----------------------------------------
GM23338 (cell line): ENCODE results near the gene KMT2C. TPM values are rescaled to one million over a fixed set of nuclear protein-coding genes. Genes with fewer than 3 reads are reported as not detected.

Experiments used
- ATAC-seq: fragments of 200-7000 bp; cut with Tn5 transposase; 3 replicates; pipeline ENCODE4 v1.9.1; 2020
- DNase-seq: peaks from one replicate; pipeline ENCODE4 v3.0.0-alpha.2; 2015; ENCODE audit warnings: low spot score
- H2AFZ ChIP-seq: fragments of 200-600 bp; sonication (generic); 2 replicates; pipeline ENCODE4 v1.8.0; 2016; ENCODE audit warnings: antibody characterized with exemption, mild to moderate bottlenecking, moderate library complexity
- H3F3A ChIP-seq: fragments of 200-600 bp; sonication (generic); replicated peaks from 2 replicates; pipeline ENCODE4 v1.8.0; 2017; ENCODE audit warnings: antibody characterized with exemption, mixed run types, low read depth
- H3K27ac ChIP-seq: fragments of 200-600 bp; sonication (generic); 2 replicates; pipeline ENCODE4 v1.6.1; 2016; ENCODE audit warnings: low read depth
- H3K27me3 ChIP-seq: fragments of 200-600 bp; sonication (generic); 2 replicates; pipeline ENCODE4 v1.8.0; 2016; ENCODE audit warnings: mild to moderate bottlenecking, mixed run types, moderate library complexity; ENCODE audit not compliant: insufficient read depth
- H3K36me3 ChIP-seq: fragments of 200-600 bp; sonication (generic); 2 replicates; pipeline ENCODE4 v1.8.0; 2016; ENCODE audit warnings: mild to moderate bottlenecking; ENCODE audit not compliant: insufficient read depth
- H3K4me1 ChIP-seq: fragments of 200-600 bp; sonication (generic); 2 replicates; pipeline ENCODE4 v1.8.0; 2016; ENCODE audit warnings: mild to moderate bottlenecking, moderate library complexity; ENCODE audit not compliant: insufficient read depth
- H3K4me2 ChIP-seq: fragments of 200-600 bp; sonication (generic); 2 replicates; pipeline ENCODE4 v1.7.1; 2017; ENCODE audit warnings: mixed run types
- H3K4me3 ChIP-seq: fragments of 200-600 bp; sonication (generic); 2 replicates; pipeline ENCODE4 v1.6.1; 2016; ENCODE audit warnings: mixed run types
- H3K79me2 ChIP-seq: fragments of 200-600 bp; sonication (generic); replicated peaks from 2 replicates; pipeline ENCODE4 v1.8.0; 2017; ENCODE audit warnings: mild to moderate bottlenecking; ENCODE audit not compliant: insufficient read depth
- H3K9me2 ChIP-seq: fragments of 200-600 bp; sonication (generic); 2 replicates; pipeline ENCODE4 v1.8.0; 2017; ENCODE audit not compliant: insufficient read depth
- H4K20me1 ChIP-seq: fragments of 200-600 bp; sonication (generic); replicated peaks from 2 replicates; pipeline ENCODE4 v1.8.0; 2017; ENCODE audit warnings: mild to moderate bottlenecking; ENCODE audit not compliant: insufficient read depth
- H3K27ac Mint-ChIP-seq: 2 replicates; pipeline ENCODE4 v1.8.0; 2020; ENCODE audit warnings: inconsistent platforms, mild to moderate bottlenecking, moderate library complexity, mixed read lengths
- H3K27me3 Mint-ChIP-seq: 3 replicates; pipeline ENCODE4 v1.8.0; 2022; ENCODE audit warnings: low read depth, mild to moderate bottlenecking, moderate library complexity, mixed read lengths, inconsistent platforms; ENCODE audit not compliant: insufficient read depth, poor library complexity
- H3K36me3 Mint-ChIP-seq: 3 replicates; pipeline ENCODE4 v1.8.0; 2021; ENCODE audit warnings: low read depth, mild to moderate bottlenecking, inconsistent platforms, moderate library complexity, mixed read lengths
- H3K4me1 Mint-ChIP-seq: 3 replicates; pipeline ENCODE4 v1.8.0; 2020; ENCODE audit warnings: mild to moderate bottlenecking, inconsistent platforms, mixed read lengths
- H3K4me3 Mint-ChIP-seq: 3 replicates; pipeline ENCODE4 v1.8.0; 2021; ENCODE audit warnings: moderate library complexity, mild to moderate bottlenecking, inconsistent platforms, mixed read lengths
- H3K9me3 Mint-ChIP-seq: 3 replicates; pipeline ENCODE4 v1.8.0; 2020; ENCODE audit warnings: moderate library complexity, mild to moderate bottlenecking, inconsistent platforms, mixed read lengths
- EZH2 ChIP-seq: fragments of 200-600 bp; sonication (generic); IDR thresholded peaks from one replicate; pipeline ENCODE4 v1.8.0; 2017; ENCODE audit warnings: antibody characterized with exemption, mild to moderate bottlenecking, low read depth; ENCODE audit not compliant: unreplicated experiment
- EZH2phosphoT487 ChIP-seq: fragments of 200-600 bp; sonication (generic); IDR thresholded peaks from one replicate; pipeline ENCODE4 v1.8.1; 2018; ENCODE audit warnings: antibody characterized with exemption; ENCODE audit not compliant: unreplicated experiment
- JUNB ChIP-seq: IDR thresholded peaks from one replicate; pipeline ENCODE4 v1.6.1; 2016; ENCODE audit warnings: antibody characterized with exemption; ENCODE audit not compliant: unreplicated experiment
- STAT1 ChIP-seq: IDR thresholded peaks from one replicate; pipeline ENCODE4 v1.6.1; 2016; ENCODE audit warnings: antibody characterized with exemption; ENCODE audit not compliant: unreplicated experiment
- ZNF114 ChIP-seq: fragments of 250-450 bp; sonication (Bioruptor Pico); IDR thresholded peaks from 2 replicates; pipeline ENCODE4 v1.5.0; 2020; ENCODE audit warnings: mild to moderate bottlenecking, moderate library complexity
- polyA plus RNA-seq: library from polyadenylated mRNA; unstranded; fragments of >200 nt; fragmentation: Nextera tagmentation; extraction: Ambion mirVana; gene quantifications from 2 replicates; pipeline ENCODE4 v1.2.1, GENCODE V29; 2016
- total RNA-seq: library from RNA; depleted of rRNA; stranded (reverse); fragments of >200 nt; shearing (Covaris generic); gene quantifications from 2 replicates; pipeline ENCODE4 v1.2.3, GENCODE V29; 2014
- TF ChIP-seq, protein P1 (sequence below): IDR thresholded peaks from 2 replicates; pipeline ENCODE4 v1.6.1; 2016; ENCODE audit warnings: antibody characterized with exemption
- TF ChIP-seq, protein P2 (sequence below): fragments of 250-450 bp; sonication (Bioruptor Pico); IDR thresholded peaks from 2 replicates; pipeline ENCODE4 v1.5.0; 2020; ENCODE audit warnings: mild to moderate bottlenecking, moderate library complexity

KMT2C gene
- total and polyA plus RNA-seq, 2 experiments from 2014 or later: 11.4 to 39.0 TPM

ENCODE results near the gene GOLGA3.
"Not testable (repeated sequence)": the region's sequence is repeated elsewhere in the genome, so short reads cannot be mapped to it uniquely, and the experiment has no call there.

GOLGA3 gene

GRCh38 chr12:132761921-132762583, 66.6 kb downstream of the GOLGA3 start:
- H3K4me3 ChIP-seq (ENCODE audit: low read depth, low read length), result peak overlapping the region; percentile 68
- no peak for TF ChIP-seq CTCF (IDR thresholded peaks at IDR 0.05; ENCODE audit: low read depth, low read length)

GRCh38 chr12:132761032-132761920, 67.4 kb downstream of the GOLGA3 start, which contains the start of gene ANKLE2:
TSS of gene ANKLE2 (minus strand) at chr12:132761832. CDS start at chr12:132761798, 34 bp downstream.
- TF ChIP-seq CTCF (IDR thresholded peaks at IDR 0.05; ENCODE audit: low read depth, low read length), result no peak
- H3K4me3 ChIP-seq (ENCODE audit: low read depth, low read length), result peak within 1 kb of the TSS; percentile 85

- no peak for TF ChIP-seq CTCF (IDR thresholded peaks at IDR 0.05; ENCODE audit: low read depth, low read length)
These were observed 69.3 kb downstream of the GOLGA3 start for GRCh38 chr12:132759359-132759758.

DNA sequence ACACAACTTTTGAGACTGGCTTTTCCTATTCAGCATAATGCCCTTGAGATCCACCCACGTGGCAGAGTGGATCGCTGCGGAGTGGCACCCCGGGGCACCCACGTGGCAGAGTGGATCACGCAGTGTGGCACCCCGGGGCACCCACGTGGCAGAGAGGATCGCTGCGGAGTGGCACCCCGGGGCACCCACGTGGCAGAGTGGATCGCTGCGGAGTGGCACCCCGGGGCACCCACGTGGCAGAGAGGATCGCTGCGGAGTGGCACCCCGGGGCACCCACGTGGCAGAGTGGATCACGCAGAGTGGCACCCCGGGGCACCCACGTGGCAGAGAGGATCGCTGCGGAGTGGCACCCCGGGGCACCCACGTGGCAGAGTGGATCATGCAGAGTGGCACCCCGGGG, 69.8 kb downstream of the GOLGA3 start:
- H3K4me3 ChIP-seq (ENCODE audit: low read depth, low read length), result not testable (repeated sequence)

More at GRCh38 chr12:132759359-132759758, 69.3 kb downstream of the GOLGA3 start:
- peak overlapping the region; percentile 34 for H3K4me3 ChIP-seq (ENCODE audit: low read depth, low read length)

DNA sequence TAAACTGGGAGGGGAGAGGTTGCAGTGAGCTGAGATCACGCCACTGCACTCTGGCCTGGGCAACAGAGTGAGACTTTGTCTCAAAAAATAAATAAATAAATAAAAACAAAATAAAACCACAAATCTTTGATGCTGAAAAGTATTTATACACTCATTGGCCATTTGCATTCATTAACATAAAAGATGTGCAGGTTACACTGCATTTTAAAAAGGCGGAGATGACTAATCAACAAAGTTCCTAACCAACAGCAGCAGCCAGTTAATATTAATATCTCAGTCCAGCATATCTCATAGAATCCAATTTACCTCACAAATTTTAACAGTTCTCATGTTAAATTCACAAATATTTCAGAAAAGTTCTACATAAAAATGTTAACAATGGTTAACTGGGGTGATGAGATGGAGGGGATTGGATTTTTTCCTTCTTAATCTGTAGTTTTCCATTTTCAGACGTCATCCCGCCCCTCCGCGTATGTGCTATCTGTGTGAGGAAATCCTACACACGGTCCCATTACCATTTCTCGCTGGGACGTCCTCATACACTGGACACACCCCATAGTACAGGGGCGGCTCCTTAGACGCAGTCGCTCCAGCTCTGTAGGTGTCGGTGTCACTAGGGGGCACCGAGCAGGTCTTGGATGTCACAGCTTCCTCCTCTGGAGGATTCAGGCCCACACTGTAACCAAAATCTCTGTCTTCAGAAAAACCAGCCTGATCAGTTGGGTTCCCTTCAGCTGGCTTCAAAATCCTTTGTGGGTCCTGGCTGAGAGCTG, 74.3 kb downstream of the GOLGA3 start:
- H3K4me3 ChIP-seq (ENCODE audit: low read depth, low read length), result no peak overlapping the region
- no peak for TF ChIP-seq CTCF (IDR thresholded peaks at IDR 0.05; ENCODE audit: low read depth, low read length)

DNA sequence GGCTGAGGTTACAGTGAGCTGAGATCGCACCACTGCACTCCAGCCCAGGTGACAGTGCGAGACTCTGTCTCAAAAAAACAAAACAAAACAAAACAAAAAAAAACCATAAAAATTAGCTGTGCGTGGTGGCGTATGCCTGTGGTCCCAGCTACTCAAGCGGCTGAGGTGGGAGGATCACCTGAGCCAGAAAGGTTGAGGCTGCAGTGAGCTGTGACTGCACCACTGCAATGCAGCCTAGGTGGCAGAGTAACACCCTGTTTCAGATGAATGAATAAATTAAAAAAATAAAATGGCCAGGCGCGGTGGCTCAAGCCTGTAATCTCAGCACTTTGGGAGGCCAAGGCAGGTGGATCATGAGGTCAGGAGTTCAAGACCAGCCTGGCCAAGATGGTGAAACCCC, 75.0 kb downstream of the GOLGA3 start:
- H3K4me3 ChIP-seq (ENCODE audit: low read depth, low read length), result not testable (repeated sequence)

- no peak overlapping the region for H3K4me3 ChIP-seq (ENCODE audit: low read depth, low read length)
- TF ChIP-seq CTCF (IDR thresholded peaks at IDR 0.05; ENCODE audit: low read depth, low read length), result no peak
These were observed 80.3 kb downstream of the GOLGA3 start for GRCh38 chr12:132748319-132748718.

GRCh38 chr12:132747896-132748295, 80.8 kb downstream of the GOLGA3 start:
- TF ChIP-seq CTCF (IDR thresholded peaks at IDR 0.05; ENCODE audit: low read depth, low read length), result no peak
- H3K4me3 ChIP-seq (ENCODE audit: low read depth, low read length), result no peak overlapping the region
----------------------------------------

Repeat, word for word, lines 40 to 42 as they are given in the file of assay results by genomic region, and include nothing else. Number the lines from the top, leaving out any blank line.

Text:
TSS of gene ANKLE2 (minus strand) at chr12:132761832. CDS start at chr12:132761798, 34 bp downstream.
- TF ChIP-seq CTCF (IDR thresholded peaks at IDR 0.05; ENCODE audit: low read depth, low read length), result no peak
- H3K4me3 ChIP-seq (ENCODE audit: low read depth, low read length), result peak within 1 kb of the TSS; percentile 85